With righty reliever Daniel Hudson going down to what is possibly a season-ending knee injury on Friday night, many fans of the Dodgers are wondering how the team plans to compensate over the long term.
Hudson threw for Los Angeles in the eighth inning of Friday’s series opener against the Braves and seemingly pulled something in his leg when he reacted to a dribbler off the bat of Ronald Acuna Jr.
The 35-year-old Hudson immediately fell to the ground in pain and needed the assistance of two trainers to leave the field.
In the post-game press conference, skipper Dave Roberts conceded that the injury is likely season-ending.
Earlier in the week, lefty Caleb Ferguson, who was conceivably a legitimate setup option, was placed on the 15-day injured list with left forearm tendinitis.
Blake Treinen has begun throwing, long tossing up to 120 feet last week for the first time since he went on the injured list on April 22. There is no concrete timeline for the 33-year-old righty, but the general feeling is that he could possibly be ready at some point after the All-Star break.
Treinen and Hudson had been the team’s optimal setup men entering the 2022 season. However, closer Craig Kimbrel, who has not exactly been the prototypical model of consistency, is now sitting alone at the backend of the bullpen.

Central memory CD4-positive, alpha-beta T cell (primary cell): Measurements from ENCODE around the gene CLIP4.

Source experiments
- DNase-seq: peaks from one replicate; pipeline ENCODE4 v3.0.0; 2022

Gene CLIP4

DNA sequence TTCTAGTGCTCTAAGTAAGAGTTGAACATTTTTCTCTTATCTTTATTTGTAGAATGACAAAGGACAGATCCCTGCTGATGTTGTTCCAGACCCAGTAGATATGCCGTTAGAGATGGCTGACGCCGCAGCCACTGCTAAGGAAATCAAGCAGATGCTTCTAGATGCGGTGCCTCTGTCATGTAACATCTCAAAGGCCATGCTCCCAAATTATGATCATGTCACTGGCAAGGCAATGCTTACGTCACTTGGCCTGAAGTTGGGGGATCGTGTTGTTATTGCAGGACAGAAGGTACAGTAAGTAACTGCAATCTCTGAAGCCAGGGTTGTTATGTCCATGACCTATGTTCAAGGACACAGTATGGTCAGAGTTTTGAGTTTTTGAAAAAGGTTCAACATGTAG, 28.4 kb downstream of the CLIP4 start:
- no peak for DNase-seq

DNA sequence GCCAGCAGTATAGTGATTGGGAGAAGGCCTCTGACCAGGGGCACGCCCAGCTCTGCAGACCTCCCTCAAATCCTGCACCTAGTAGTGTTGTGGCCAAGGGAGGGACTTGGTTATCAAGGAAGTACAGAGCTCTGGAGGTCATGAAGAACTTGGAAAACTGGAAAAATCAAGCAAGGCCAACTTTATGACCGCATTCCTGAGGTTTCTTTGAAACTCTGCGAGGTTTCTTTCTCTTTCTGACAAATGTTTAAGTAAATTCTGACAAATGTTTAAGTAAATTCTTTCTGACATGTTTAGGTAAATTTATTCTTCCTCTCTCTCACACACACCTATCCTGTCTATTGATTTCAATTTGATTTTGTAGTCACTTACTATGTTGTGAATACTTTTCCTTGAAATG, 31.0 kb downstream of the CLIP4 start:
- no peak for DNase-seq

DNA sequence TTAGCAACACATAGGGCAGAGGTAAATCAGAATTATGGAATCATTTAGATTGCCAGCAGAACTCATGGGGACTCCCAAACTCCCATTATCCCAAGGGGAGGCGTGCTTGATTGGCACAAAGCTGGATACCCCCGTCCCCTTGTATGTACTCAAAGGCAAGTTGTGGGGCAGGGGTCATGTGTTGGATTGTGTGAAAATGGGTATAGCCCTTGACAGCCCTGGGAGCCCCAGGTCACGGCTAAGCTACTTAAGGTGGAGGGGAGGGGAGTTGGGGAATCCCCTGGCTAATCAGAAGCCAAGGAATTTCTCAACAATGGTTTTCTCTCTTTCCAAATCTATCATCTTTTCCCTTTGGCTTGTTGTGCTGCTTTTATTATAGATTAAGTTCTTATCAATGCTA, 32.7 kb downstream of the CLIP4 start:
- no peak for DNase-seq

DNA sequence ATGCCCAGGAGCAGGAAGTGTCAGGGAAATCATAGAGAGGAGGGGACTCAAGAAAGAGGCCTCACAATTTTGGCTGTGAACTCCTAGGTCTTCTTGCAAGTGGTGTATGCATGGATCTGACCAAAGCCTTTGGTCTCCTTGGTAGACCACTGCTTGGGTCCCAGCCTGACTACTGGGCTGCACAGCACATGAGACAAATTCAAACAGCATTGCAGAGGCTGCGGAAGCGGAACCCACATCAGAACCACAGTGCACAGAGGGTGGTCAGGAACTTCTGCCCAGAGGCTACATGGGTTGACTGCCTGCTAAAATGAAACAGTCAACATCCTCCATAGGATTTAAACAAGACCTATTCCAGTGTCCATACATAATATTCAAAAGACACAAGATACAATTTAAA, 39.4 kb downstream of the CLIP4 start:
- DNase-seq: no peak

There are some internal late-inning options, including Yency Almonte, Phil Bickford and Brusdar Graterol, but each seems to have their own sets of faults. Bickford hasn’t been anywhere nearly as effective as he was last year, and Graterol still can’t find the ability to miss bats, despite topping out on the radar gun at 103 MPH.
Dustin May will likely return at some point after the All-Star break, and he could help the team in a relief role. May appears to be on pace after throwing a live batting practice session this week.
Nevertheless, the club will certainly need to acquire several relief arms as the trade deadline approaches. Who the club pursues and what resources the organization parts with could be a good indicator of how much the trust management has for Kimbrel heading into the home stretch of the season.
At the very least, the team will need to acquire a legitimate setup man or eighth-inning guy, ideally someone who also has experiencing closing.
In the past, front-office boss Andrew Friedman has typically not been willing to sacrifice too much for a bullpen piece — at least until he dealt AJ Pollock for Kimbrel — but this year could be a lot different.
For as many diamonds in the rough the team has found in the bargain bins and lower levels of the minors in previous seasons, the pasture may be a bit barren this year.